Last night, in the final session of our Gygax Memorial 1e AD&D game Jeff has been running, we finished clearing out the moathouse near Hommlet.
Up until last night, out performance had been kind of lame. Last night,I think, we got into the dungeoneering mindset. We set an ambush. We used decoys. We took advantage of those few tools we had at our disposal. As a result, our first level characters took out an evil cleric who was probably about 5th level… and who we could, generally, only hit on a 20.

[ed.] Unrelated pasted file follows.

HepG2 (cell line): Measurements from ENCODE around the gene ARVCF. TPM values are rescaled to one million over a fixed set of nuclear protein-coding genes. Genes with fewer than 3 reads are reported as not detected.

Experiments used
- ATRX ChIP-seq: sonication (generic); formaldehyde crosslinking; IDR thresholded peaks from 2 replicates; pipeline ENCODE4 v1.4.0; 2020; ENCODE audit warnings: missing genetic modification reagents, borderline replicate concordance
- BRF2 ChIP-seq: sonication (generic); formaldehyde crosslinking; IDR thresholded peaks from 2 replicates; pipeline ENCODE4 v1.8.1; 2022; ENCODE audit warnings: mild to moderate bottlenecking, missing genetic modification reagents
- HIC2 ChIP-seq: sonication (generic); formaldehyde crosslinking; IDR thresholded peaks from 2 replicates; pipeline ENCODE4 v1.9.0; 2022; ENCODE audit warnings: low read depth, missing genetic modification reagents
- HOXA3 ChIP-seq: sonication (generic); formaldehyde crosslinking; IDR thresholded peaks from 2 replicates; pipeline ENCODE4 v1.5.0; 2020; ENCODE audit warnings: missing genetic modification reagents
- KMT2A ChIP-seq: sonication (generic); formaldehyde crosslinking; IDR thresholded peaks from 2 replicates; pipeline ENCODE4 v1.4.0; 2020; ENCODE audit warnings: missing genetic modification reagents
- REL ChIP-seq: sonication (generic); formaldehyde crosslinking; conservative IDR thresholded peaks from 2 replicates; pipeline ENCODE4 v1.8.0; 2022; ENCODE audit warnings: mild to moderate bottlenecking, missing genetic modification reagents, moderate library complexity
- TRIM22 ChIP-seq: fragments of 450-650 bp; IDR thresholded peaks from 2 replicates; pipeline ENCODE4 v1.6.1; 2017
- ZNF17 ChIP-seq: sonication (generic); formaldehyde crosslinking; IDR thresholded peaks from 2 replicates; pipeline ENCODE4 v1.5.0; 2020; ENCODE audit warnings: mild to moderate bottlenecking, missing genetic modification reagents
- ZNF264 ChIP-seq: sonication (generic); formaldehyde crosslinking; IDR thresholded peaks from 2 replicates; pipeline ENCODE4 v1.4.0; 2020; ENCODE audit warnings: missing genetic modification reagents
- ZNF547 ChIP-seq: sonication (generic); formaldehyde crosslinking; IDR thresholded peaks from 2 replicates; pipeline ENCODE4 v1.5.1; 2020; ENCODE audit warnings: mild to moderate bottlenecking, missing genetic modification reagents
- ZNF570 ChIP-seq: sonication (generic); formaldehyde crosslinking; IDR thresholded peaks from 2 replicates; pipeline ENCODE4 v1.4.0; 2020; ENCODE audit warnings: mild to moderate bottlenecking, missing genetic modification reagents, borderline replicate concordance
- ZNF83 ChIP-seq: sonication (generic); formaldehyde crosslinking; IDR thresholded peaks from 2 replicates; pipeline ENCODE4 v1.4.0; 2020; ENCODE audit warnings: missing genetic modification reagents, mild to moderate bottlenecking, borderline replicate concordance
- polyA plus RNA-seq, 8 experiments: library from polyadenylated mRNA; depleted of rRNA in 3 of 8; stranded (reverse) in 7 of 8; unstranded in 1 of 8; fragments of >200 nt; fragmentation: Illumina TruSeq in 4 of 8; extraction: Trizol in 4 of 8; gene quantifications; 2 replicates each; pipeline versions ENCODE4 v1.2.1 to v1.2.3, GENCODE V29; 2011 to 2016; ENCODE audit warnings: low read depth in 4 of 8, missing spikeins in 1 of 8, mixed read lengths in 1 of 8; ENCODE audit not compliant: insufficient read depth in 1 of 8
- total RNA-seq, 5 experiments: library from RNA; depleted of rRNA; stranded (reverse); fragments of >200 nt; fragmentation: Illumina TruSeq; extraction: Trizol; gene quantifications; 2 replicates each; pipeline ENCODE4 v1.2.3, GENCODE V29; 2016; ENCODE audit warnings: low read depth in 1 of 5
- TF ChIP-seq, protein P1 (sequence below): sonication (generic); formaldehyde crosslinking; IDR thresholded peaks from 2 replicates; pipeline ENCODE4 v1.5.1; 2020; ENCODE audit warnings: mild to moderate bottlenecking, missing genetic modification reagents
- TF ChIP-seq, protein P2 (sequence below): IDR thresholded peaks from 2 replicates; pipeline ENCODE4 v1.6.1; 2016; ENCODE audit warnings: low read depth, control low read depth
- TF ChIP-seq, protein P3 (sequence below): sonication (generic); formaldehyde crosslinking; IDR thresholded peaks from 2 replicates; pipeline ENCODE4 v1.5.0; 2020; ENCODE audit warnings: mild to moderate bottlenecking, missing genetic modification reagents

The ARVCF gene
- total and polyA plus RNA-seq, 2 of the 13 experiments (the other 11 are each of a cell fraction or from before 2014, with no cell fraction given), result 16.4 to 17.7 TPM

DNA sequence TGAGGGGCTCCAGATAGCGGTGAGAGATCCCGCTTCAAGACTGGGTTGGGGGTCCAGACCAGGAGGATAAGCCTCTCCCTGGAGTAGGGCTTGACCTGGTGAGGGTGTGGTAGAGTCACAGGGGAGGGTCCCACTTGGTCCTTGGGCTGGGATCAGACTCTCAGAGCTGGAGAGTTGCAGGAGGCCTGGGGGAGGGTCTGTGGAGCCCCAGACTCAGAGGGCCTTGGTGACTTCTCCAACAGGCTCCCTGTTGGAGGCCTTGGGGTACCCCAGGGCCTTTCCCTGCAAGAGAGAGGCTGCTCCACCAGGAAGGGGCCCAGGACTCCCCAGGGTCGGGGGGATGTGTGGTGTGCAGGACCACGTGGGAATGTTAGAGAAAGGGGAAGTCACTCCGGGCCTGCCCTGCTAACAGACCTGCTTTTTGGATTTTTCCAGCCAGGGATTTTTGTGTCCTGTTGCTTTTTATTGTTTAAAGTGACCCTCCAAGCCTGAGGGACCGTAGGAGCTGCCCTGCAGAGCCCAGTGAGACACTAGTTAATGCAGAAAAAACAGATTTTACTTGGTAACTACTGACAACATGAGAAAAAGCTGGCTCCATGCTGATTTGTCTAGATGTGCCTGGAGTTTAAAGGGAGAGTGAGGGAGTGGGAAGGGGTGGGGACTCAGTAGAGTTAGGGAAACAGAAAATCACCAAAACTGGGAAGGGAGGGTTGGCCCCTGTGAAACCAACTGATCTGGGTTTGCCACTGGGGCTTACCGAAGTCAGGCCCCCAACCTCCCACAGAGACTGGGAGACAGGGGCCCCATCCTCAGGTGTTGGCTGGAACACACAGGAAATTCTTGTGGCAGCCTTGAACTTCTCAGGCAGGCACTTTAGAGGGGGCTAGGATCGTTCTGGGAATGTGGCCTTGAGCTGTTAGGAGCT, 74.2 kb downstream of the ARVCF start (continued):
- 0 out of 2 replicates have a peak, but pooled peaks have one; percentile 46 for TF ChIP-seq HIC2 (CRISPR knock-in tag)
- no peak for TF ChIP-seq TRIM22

The challenge – and rising to meet it – was fun. Coming up with clever solutions is one of those things that I enjoy about gaming. I suspect that a lot of people who are enamored of old-school gaming (including, but far from limited to, Jeff) see older games as more conducive to this sort of play. For some of them, it probably is. If you are GMing a game and you aren’t comfortable with the rules, you aren’t likely to be comfortable making calls on the fly – or pitting the PCs against challenges they’ll find near-impossible without ingenuity. Similarly, on the PC side, some of that cleverness in newer and more complex games can be internal to the character – whether it is a particularly neat build or a neat synergy between a couple of the PC’s abilities. Some of this is going to replace the need for situational cleverness unless the GM forces the issue with challenging encounters that don’t play directly to the strengths of the PCs.